$38 well spent: Harley-Davidson’s Steel Toe Tour

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Testing an 'audit' bike
Motorcycle on the assembly line on Harley's York plant | Harley-Davidson photos
Motorcycle on the assembly line on Harley’s York plant | Harley-Davidson photos

In addition of collecting cars, I am a classic motorcycle collector. While I love my classic bikes, they are not without their issues.

A few months ago I went out to my shop to fire up one of my old bikes. I tried the Norton Commando and it would not start. Next, I tried my Triumph, same story. Finally I got on my BMW and even it would not run properly. To say I was disappointed is an understatement.

Happily, there is a bike you can buy today that offers many of the things that a classic motorcycle offers both in looks and sound, yet is reliable and can be used as a daily rider with ease. That bike is the Harley-Davidson.

That day after none of my classic bikes would not start or run properly, I went to the local Harley dealer and found the bike I wanted, a Softail Deluxe. It looks straight out of the 1950s but features electronic ignition, fuel injection and every other modern mechanical convenience you might want. It is also an amazing piece of American-made machinery, with build quality to rival the best new bikes of Europe and Japan. It also has a level of detail offered by no other motorcycle I can think of.

I have been so impressed that I decided to take a detour while on my way to the recent Carlisle Import and Performance Nationals to take a tour of the Harley-Davidson assembly plant in York, Pennsylvania.

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There are two different tours that you can take. One is a free tour, offered Monday and Friday between 8 a.m. and 4 p.m. The one-hour tour is open to as many as 30 people, starts with a film about the history of the company, and then goes into the plant to see where bodywork is being pressed out, components checked, and bikes assembled and tested on the rolling road inside the factory.

There also is the Steel Toe Tour. This one requires advanced reservations and is offered Monday through Friday between 9:30 a.m. and 1 p.m. The tour costs $38 (but includes a discount coupon for exclusive assembly plant merchandise. Each Steel Toe Tour is limited to 8 people.

The tour lasts between 90 minutes and 2 hours and includes the paint shop, vehicle audit testing, paint finishing and every other part of the factory. Oh, and to take this tour, you have to wear steel toe shoe covers.

I learned quite a lot while on the tour. First, that the people who make these bikes love what they do, no matter if they are pressing out tanks and fenders or work in paint finishing. The most highly praised job is working in testing on the rolling road test simulator. These jobs come up rarely. Basically, these are people who are paid to ride Harleys.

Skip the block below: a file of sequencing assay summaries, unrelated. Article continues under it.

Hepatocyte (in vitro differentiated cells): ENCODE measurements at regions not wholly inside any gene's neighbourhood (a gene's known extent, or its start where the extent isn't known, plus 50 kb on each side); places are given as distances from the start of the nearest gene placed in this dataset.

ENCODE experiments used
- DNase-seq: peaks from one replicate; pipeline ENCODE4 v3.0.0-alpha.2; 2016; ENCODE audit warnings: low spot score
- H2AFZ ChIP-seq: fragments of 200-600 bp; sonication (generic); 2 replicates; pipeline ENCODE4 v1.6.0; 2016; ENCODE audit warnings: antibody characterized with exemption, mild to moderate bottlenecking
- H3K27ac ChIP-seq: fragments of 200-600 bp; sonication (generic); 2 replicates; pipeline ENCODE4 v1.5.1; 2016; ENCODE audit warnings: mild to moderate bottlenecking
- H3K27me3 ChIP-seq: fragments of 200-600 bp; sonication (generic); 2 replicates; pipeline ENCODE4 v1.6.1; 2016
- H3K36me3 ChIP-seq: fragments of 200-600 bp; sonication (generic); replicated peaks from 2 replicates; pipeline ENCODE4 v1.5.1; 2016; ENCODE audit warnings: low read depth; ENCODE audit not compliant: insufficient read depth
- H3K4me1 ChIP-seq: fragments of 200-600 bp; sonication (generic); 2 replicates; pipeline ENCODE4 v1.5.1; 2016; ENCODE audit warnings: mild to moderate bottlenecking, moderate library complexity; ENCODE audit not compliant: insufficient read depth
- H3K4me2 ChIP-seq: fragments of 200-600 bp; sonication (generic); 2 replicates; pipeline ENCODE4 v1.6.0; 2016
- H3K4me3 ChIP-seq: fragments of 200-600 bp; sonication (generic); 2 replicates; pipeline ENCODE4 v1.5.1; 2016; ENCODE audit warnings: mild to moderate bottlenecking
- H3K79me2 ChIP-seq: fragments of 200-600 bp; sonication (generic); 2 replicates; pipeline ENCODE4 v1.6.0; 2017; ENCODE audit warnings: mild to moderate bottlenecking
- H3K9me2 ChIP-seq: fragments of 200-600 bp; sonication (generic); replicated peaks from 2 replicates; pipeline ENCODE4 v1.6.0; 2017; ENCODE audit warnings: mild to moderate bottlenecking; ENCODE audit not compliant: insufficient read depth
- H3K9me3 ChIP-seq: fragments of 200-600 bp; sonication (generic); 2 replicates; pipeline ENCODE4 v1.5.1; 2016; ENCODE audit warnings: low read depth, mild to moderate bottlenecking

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Testing an 'audit' bike
Testing an ‘audit’ bike

Next I learned a bit of a secret. Bikes of all models are randomly picked out of the line and given a complete audit test. These bikes are ridden, completely disassembled, tested and measured for everything from fit and finish to rideability. They then are reassembled and get another riding test. After successfully passing that test, they are sent to dealers. These audit bikes are the most extensively tested bikes to leave the factory and some of the best the company turns out. The key to finding one at your local dealer is to look for a bike that is brand new but has miles on it. It is either a demo, you can ask your dealer if it is, or an audit bike. If you can find one and like the color, buy it.

The third and most important thing I learned was how long it takes from order to delivery. Including paint, engine assembly, vehicle assembly, and testing, it takes 14 days to build a single Harley. No wonder I am impressed by the quality of mine.

Tours are offered at three Harley assembly plants. York produced build Softails, touring bikes and trikes. Vehicle and powertrain operations and the Sportster, Dyna and Street models are produced in Kansas City Missouri . Powertrain Operations also are done in Menomonee Falls, Wisconsin, where the big twin is produced.

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For more information, visit the tour website.

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Andy Reid's first car, purchased at age 15, was a 1968 Fiat 124 coupe. His second, obtained by spending his college savings fund, was a 1966 Ferrari 330 GT 2+2. Since then, he has owned more than 150 cars—none of them normal or reasonable—as well as numerous classic motorcycles and scooters. A veteran of film, television, advertising and helping to launch a few Internet-based companies, Reid was a columnist for Classic Motorsports magazine for 12 years and has written for several other publications. He is considered an expert in European sports and luxury cars and is a respected concours judge. He lives in Canton, Connecticut.

1 COMMENT

  1. Remember though, Hardley D was one of the FIRST companies to sell out to the Clinton China trade act in the early 1990’s. well over 90% of the accessories, spares, springer front ends, and ” live free” chromed add ons were made by the commies. I enjoyed walking around in their showrooms and looking at all of the wares and then find an item ( rare) made in the USA and say loudly ” Look I found something actually made in America !!” The baby boomers and salesmen would give me dirty looks when explaining the truth.